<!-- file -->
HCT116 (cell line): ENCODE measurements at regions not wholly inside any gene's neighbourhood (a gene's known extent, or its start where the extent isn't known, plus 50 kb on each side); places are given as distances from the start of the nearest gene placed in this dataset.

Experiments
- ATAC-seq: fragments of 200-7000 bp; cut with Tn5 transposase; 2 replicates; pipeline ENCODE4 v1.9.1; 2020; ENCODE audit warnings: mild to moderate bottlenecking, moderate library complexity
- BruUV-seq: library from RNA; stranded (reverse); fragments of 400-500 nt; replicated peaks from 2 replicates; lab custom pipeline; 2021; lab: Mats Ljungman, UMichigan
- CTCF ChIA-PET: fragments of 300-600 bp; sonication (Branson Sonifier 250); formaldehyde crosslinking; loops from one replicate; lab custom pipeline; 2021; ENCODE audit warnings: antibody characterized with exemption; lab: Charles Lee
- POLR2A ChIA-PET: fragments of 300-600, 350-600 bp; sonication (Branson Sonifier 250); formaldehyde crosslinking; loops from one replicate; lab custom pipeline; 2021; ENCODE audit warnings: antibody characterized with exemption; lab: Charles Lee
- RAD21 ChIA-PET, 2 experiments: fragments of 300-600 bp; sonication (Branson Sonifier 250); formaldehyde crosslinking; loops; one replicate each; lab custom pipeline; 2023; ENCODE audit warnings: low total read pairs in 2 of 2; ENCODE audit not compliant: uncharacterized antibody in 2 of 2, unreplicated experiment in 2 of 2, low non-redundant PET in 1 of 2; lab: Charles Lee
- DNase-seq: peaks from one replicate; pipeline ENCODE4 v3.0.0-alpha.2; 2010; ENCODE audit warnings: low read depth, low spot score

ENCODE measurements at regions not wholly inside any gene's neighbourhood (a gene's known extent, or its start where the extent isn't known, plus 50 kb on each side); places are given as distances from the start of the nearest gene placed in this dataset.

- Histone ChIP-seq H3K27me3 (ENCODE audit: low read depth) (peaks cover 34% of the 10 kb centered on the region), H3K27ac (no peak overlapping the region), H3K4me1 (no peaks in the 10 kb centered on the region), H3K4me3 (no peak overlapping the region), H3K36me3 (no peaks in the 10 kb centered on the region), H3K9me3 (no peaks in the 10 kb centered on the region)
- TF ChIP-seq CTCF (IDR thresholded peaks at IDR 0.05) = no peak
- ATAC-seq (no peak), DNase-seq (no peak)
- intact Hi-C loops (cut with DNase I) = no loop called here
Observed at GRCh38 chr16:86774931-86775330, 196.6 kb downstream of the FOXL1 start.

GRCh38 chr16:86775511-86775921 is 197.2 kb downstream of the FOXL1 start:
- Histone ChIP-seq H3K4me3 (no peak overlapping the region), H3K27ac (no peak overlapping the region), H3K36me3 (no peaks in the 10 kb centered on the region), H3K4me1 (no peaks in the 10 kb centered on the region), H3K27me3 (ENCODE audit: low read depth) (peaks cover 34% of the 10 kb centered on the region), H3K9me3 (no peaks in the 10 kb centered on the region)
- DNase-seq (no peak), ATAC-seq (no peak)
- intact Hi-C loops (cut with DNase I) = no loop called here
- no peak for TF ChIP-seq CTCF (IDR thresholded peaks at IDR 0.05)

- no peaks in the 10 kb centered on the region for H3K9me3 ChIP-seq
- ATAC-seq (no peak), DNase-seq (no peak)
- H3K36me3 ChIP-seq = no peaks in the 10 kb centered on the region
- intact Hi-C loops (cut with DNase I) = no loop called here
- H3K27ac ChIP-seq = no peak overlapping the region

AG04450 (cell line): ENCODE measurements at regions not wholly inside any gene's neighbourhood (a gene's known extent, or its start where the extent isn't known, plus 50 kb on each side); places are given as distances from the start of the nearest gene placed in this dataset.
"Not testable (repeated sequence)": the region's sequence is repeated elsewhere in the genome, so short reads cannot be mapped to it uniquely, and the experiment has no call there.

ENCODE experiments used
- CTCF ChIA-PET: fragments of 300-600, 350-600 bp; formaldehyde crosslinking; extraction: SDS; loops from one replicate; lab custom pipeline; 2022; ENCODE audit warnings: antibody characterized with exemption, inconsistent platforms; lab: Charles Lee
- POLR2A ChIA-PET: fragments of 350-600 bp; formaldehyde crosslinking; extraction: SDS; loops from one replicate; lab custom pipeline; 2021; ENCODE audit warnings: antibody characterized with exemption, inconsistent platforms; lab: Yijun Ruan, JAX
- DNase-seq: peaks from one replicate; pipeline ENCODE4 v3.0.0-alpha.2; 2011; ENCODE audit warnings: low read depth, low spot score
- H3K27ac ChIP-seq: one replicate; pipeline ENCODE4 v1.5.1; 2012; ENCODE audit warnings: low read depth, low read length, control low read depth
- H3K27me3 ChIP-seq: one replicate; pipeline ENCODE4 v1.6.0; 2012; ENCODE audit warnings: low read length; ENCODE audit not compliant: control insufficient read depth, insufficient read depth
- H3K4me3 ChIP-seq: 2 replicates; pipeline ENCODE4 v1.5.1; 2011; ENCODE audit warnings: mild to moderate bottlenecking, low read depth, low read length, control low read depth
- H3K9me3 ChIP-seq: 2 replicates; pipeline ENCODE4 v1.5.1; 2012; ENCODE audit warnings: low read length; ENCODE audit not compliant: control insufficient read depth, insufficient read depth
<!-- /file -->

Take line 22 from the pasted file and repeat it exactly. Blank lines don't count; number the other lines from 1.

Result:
- H3K36me3 ChIP-seq = no peaks in the 10 kb centered on the region